Some people dream about trekking to Mt Kelimutu on the island of Flores with its three coloured lakes, while others make it a reality. The challenging trip in a rented seven-seat car can keep one entertained for hours along the ever-winding road that cuts through the 350km-long Flores Island. However, being shaken by the sharp curves in the road is a worthy price to pay to witness the ultimate panoramas that Flores has to offer.
Mt. Kelimutu National Park is the smallest of six national parks in the stretch between Bali and the Nusa Tenggara islands. Its size obviously does not matter much when it boasts one of the most spectacular wonders that nature has to offer. There are three lakes on the mountain sharing the same name, Kelimutu, meaning ‘the boiling lake’. Each has its own colours and a local name. But all are believed to be the resting place of departed souls.
As travellers start to ascend from Moni, a small rural town and a basecamp for backpackers, idyllic views appear that will remain imprinted in the mind. The westernmost lake is named Tiwu Ata Mbupu, meaning ‘the lake of old people’. The middle lake is called Tiwu Nuwa Muri Koo Fai, or ‘the lake for young men and maiden’. The easternmost lake is called Tiwu Ata Polo, or ‘the lake for evils spirits’. The three lakes are quite a display as their colours keep changing.
Unlike the Blue Lake in Mt. Gambier, South Australia, that changes colour from blue to cold steel grey within a predictable period, or Lake Yudamari in Mt. Nakadake, in Japan, that changes from blue-green to green, the Kelimutu lakes are unpredictable as to when and what colour they will transform into. Sometimes the colours are blue, green, and black; and other times they change to white, red, and blue. The last time a traveller saw them, one was dark brown like a pond of chocolate. Previously, the east lake was red and the middle lake was blue.
Scientifically speaking, lakes change colour due to subaqueous fumaroles. Scientists believe these are the result of minor phreatic eruptions in ancient times. The local people in Moni, however, believe that somehow people around the mountain have done something evil and died there.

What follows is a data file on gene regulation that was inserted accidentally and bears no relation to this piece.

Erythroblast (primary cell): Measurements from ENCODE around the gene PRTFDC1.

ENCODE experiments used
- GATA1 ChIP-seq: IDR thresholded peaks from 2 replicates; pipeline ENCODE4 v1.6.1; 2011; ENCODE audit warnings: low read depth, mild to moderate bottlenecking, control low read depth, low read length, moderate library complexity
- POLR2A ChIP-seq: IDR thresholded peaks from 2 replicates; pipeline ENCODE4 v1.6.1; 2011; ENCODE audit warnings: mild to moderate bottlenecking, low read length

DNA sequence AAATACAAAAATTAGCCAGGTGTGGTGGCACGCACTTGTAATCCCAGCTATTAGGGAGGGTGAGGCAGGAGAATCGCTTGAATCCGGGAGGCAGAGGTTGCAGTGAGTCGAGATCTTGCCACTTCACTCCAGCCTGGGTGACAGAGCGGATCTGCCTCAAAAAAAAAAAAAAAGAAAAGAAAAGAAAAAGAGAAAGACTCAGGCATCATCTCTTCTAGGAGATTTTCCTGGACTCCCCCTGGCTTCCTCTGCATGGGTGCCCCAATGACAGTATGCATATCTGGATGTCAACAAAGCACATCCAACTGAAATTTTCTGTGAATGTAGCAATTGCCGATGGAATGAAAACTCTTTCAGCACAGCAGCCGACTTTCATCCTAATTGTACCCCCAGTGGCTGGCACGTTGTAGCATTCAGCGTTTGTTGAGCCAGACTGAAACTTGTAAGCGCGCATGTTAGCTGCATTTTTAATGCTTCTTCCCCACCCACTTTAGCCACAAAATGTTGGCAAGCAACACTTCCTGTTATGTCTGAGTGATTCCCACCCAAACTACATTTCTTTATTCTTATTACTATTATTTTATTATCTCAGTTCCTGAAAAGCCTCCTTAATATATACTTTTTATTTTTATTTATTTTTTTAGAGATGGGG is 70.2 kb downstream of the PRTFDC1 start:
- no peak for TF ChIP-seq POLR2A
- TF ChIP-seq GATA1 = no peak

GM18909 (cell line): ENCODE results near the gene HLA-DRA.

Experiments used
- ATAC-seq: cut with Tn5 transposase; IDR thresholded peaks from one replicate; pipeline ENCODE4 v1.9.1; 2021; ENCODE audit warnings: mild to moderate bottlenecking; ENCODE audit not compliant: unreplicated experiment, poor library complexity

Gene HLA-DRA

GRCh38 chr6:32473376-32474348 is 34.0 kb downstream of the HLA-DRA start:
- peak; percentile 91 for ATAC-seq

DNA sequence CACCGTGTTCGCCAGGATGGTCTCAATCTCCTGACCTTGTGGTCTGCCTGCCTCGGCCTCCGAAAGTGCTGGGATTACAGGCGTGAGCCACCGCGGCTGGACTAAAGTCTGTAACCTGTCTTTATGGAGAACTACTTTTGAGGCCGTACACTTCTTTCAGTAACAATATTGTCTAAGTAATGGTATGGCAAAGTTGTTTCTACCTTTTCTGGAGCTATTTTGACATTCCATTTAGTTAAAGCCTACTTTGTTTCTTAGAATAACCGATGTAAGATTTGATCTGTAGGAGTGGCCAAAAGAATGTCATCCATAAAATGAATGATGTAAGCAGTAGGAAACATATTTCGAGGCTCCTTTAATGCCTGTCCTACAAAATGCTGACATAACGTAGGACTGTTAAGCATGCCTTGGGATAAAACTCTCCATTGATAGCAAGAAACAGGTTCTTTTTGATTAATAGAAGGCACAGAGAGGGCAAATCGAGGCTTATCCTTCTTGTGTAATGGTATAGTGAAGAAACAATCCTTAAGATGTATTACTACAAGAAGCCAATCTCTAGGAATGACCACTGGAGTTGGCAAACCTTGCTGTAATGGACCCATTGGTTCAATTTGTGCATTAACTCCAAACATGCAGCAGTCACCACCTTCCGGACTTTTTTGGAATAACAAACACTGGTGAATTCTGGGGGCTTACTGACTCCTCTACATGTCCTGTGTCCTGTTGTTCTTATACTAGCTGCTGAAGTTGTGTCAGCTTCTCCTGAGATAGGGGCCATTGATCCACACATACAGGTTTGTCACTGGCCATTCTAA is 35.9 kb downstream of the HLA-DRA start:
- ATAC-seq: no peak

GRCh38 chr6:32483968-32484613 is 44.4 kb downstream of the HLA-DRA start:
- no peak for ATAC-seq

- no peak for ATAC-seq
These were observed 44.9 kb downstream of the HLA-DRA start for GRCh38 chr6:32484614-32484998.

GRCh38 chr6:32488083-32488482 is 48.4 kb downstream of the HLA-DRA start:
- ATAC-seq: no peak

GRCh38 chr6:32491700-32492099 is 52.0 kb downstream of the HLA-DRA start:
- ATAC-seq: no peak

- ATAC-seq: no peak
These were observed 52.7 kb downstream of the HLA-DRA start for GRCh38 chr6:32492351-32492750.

Koanara village in the Wolowaru sub-district is closest to Mt. Kelimutu. It is about 66km from the town of Ende or 83km from Maumere. Moni is the closest small town, lying at the foot of Mount Kelimutu. It is the gate to Lake Kelimutu and the distance between them is 15km.
You can take an ojek, a motorbike taxi, car or public transportation to a parking lot before Kelimutu’s peak. Buses to Ende from Maumere will pass Moni. They call it BIS KAYU or oto kol, the wooden pick-up truck. From there you must walk 30 minutes along the mountain side.
There are daily flights from Denpasar and Kupang to Maumere. Please refer to information on how to get there when in Labuan Bajo.
The Kelimutu area is surrounded with forests containing flora which is scarcely found in the Flores area. Other than pines, there are also casuarinas, red wood and edelweiss. Pine forest grows well on this side of Kelimutu Mountain. The other side of the mountain is dried land with highly unstable sand and soil. The local community believes that Kelimutu Mountain is sacred and donates fertility to the nature nearby.
Visitors can walk around Lake Kelimutu but not all areas can be explored as some are dangerous and therefore restricted. If you like to go trekking, there is a path from Moni to Kelimutu which is shorter than the route by car.
The distance from Moni to the top is about 12km. The distance to the parking lot by motor vehicle is 11km. Visitors will then climb on foot through the pathway for 30 minutes.
Moni has a simplicity that sometimes only backpackers can accept. The term bungalow is far from luxurious. It represents locals creating hospitality in their colourless huts. If you wish to have a better sleep on a more comfortable bed, Maumere is three hours away or else there is Ende.
Local souvenirs are available at the parking area. You will find kain ikat, the hand woven shawl or sarong made especially in Flores. Each district in Flores has its own motifs.
There are a few restaurants in Moni. Simple warungs are available in Moni’s local market but are limited to the needs of the local people. If going to Kelimutu, you do not have to take food as the hiking is only an hour or so in duration. You must bring your own food and beverage before going to the national park, especially fresh drinking water. Ginger tea sellers are available at the top of the mountain where people flock to watch the sunrise. Arwanti Restaurant and Bintang Restaurant are most recommended.
Arwanti Restaurant and Bintang Restaurant are most recommended.